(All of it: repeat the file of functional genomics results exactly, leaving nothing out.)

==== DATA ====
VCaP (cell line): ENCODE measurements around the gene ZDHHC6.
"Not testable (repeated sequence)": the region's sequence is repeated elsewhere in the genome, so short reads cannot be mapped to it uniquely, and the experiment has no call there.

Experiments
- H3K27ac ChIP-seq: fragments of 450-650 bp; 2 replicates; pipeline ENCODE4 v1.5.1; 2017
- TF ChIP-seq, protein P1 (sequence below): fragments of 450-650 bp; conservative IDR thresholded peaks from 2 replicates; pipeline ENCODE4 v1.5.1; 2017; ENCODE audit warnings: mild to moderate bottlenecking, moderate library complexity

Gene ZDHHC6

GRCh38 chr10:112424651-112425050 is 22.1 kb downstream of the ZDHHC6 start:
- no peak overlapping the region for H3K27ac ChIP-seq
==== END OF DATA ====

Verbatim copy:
VCaP (cell line): ENCODE measurements around the gene ZDHHC6.
"Not testable (repeated sequence)": the region's sequence is repeated elsewhere in the genome, so short reads cannot be mapped to it uniquely, and the experiment has no call there.

Experiments
- H3K27ac ChIP-seq: fragments of 450-650 bp; 2 replicates; pipeline ENCODE4 v1.5.1; 2017
- TF ChIP-seq, protein P1 (sequence below): fragments of 450-650 bp; conservative IDR thresholded peaks from 2 replicates; pipeline ENCODE4 v1.5.1; 2017; ENCODE audit warnings: mild to moderate bottlenecking, moderate library complexity

Gene ZDHHC6

GRCh38 chr10:112424651-112425050 is 22.1 kb downstream of the ZDHHC6 start:
- no peak overlapping the region for H3K27ac ChIP-seq